So on the one hand, I consider not contributing, because if I intend to be the change I want to see in the world, don’t I have to stop contributing money to the machine that spends obscene amounts of money to get people into office, and then to get those people to listen to us, money that could actually do some real good if it were applied to real problems Americans have instead of to paying for commercials and airtime and crappy campaign signs that litter our corners? If I continue contributing to a corrupt system, then I am complicit in its inevitable continuation, am I not? If you keep doing what you’re doing…

But on the other hand, this is the system we have, for better or worse. (Okay, let’s get real: it’s for worse or worst.) Money talks, more loudly than anything else. And in fact, it does cost a lot for a candidate to win and for advocacy groups to keep advocating. So if I don’t contribute to those causes and candidates that align with my values, and people with values antithetical to my own keep contributing to their candidates, how does anything get better? A stand on principle is all well and good, but how can it be anything but a Pyrrhic victory, ultimately?

It’s the age-old question of whether you work within the system to change things, accepting that large systems have a pretty serious survival instinct when it comes to maintaining status quo, or do you try to dismantle it from outside by refusing to aid and abet something you know to be problematic, accepting that being outside of the system means you are probably in the minority, and as such, have a high likelihood of being entirely ineffectual, if your effort is noticed at all?

Change in people is slow, change in populations slower yet; how does one change the system while still needing to live, thrive, and succeed within the largely unchanged system in the meantime? If we are practical, hedging our bets, do we not enable the very things we wish to change? But if we refuse to participate in a process that we believe to be inherently unfair, when there is no alternative system, do we slit our own throats? Must all revolutions have martyrs? And don’t there have to be a whole helluva lot of them for it to make any difference?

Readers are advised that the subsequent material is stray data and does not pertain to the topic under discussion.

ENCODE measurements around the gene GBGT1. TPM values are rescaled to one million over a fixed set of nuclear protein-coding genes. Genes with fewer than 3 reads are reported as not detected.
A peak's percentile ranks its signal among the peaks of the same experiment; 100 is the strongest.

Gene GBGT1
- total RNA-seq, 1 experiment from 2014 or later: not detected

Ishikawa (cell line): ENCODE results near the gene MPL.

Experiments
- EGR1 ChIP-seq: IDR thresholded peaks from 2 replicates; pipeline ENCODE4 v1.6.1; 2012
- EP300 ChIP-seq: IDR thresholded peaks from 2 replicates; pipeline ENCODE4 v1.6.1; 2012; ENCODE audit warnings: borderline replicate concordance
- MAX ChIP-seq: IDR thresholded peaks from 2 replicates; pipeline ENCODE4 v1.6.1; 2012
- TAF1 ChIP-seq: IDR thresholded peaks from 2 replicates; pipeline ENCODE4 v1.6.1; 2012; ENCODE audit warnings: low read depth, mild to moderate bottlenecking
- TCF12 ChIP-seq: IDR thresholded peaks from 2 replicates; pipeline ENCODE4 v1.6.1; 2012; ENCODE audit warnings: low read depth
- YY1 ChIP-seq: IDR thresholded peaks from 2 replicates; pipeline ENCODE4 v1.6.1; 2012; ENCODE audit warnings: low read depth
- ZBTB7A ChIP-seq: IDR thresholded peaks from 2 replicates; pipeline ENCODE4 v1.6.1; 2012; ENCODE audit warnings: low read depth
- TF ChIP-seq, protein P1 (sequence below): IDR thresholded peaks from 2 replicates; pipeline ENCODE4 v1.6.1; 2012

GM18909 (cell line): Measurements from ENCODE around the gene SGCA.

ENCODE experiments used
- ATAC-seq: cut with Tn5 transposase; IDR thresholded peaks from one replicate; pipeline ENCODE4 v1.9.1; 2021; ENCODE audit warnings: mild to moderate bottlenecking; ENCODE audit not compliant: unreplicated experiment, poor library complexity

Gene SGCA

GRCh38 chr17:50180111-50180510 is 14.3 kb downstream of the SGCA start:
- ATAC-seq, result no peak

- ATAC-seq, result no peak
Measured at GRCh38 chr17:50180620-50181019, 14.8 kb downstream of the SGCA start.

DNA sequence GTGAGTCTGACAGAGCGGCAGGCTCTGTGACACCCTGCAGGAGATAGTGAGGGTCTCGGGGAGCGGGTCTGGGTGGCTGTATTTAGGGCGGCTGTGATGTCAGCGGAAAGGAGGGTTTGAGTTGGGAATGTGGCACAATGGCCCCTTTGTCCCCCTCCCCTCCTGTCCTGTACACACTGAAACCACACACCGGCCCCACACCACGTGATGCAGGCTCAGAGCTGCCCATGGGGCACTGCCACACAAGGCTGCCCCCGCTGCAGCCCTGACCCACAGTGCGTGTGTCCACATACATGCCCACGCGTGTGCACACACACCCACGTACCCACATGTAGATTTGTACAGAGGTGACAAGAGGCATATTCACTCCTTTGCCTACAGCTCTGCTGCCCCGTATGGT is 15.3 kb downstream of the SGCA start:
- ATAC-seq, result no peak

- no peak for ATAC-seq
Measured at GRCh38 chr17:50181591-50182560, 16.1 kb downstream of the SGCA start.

My not contributing to Bob Kerrey, or PP, or HRC, will not really make any difference to the functioning of the world, or even to those particular efforts, because there are plenty of folks who will; it will be business as usual. And that said, my contributing to them probably won’t make much difference either, because my $50 donation is relatively meaningless in the face of the millions of dollars the Koch Brothers spread around. Scott likes to say that there’s an extremely fine line between doing something and doing nothing, and while I always fight the urge to agree with him, the fact that there’s an internal battle at all is telling. Perhaps carefully cultivated avoidance of the whole works is the only sane action for a person to take. Apathetic dismissal would, if you could manage it, be a blessing.

Problem is, hope–hope for the possibility of change, of enlightenment, of an increased generosity of spirit, of greater wisdom in our dealings with our fellow humans–is a stubborn thing.

Do you struggle with this?  What do you do about it?

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Author:

I've been doing some form of creative writing since 9th grade, and have been a blogger since 2003. Like most bloggers, I've quit blogging multiple times. But the words always come back, asking to be written down, and they pester me if I don't. So here we are. Thanks for reading.

2 thoughts on “Idealism, pragmatism, and the dilemma of the would-be philanthropist

  1. I struggle with it a lot. Maybe there’s an answer in the quote from Talmud that you have below on this page…Keep doing what you can, because it’s all you can do. Then, whatever the outcome, you’ve done the work YOU need to do!